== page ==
Marc Alan Fishman: A Tale Of Two Cons
This past weekend, Unshaven Comics closed its convention year out with Detroit Fanfare. In addition to the posh amenities of Dearborn’s finest hotel, we were also graced with the duty of completing a mitzvah: schlepping John Ostrander. Now, far be it from me to pelt you goyim with so much of the Jew-speak, but I’m finding myself a little verklempt. I’d ask that you talk amongst yourselves, but that would require you to skip to the comment bar before I have a chance to say something inflammatory.
Before we get to the meat and potatoes, I want to take a brief time-out to note just how awesome it was to drive John to and from the convention. Outside the small talk all near-strangers are prone to pelt back and forth, I’d like to think that even with as little as four or five hours in cars, or sharing meals, we Unshaven Lads got to know a hero and industry legend a bit more. Aside from sharing column space with the man and trading a few e-mails back and forth, my only other real experience with Mr. Ostrander was a few years back at Unshaven’s first foray at said Fanfare. We broke bread over the breakfast table one morning, and spent the majority of that ride home still convincing ourselves we’d had a meal with someone who took up significant shelf space in our private collections.
Aside from all the Ostrandering we did, Fanfare this year did as we’d hoped: it gave us an opportunity to see a sales gain from the previous year, meet up with old fans, make new ones, and spend just a little time making with the chit-chat amongst our fellow creators. That being said, I got more than a bit Jewy on the car-ride home, after we’d dropped off John. Matt and I, starving, stopped at a McDonalds on the way back to Chicago. Over fresh-from-the-fryer McNuggets (and screw it, real chicken or not, they are damn tasty when you’re starving), I looked over the hard numbers from the year. Specifically, the cost for our table verses the actual sales numbers we pulled down. And here is where the story gets interesting.
As per my witty title, it’s apropos that I open the lid on the jar of facts and figures for Detroit. Two times this year, Unshaven Comics made the trek to the Motor City. In the spring, we attended the aptly named Motor City Comic Con. Housed in nearby Novi, Michigan, the show boasts a large open convention center floor space and a multitude of celebrity guests. The big draws this year? Norman Reedus and Stan Lee. By the power of those names alone, the show suffered from what was later dubbed a humanity bomb, where fans literally waited hours outside the convention hall to even be able to walk in the doors. As creators, our table cost us $268. This was because the show-runners decided that each artist table would cover a single badge. Unshaven Comics’ trifecta-of-triumph required the purchase of two additional badges. By the end of the show, we’d sold 189 books. In 2012, we sold a scant 94 books. The increase of 101% in book sales was certainly enough to allow us to declare a stupendous victory.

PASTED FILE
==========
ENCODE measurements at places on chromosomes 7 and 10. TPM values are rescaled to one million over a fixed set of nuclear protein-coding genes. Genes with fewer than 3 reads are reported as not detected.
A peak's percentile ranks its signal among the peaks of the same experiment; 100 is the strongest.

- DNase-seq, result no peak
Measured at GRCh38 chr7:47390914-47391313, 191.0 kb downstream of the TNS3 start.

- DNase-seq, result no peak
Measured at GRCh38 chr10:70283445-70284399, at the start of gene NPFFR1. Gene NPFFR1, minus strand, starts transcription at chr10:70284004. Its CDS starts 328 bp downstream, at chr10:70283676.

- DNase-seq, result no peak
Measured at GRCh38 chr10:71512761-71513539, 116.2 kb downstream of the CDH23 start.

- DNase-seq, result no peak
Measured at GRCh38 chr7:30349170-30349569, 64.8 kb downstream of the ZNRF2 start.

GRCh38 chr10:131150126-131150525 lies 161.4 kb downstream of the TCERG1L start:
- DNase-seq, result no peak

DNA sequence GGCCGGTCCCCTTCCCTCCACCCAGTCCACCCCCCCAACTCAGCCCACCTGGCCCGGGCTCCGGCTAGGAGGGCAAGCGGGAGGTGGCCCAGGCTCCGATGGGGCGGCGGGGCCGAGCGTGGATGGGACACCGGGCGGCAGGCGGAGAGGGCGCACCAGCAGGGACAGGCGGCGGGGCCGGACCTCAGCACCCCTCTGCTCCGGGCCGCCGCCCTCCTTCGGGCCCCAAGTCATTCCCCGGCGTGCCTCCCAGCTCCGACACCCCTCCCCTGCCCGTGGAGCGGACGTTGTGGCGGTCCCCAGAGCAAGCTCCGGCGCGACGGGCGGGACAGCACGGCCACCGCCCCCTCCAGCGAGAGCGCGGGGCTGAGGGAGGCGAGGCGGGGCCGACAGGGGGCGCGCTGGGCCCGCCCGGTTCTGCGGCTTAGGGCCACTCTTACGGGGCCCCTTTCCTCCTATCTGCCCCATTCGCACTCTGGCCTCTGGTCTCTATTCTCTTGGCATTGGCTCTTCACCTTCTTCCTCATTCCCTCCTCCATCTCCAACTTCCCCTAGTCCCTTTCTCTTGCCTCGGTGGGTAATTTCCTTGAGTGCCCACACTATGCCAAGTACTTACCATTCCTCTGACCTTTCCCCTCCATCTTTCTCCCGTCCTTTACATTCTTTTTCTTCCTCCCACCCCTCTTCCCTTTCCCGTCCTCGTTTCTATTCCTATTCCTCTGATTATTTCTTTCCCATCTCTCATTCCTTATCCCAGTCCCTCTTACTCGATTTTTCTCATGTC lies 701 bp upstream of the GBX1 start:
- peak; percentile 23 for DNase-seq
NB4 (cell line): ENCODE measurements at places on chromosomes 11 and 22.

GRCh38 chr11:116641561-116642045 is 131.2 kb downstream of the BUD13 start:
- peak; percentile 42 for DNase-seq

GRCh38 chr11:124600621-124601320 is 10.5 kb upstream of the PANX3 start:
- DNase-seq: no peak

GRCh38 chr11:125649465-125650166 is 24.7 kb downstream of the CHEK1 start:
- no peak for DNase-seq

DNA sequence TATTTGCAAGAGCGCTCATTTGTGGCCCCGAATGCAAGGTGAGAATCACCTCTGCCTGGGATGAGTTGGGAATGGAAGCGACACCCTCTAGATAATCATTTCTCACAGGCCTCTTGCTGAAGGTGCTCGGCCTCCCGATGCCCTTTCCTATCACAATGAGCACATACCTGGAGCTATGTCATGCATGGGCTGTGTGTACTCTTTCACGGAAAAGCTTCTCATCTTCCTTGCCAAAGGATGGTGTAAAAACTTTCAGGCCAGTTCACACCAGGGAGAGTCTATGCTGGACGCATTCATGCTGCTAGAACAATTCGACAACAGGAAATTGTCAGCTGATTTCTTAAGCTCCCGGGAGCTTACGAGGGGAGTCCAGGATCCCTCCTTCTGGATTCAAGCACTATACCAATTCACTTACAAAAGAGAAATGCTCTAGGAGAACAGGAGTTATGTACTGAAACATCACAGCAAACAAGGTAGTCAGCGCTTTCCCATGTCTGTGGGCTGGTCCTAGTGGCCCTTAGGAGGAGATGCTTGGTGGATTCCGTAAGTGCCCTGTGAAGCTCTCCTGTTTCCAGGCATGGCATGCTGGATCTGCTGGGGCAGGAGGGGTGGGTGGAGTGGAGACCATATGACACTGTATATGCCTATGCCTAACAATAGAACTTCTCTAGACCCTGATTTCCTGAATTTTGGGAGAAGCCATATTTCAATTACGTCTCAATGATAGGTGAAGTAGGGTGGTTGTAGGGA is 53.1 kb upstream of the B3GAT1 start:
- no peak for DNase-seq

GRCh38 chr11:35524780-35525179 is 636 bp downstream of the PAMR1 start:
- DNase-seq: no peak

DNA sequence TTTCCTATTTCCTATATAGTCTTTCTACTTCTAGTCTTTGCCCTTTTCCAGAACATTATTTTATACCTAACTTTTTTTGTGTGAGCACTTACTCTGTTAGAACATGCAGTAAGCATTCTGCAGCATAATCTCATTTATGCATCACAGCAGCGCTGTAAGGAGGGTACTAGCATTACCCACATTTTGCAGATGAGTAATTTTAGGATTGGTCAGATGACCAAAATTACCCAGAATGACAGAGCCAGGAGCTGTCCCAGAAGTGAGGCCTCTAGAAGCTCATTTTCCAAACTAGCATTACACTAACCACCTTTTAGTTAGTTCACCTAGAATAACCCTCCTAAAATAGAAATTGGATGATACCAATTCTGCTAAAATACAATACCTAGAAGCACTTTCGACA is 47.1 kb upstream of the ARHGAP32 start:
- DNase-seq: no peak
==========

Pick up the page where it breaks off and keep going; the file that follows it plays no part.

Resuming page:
Or so it would seem.
As noted, Detroit Fanfare is smart to wait long enough for fans to be hungry for con-goodness, some six months later. Also smart? The show opts to stay away from Detroit proper. The show takes over much of the Adoba Hotel and Suites. Far different from the Suburban Showplace, the hotel-centric con inhabits multiple ballrooms throughout the main floor. Media guests are also par for the course, with this years’ main delights including Billy West, John DiMaggio, and Tyler Mane, to name a few. Unlike Motor City, Unshaven detected no Humanity Bomb. All we really felt was a Walking Dead feeling to the fandom throughout the weekend. With multiple rooms to meander about, fans simply didn’t coagulate in waves like we’re used to in the big rooms. Instead, we simply saw a slow stream of passersby, many of whom were not in much mood to buy. That being said, we rounded out with 143 book sales, besting last year’s 126. Oh, and the table cost? $170, and that’s with the single extra badge we needed to purchase.
When I calculated the final costs of both shows – including gas, hotel, and meals – the numbers didn’t lie. The shows ended up netting Unshaven Comics nearly identical profit. Where Motor City showcased arguably larger stars and boasted a broader attendance, Fanfare’s more affordable table costs and attached hotel (with generous discount) offset a smaller audience. Motor City’s single-room show makes for better traffic flow, but Fanfare’s lower ticket price means fans more likely apt to purchase. At the end of the day, when Unshaven wants to work smarter, the devil is in the details. Fanfare occurs at the tail end of the year, when no other major shows tend to run. Motor City faces off against larger anime conventions and a few Comic Cons to boot. Now that we know we’ll end up with roughly the same amount of money from either? Well, I guess it’s just the best of times to be a lil’ indie publisher.
SUNDAY: John Ostrander
MONDAY: Mindy Newell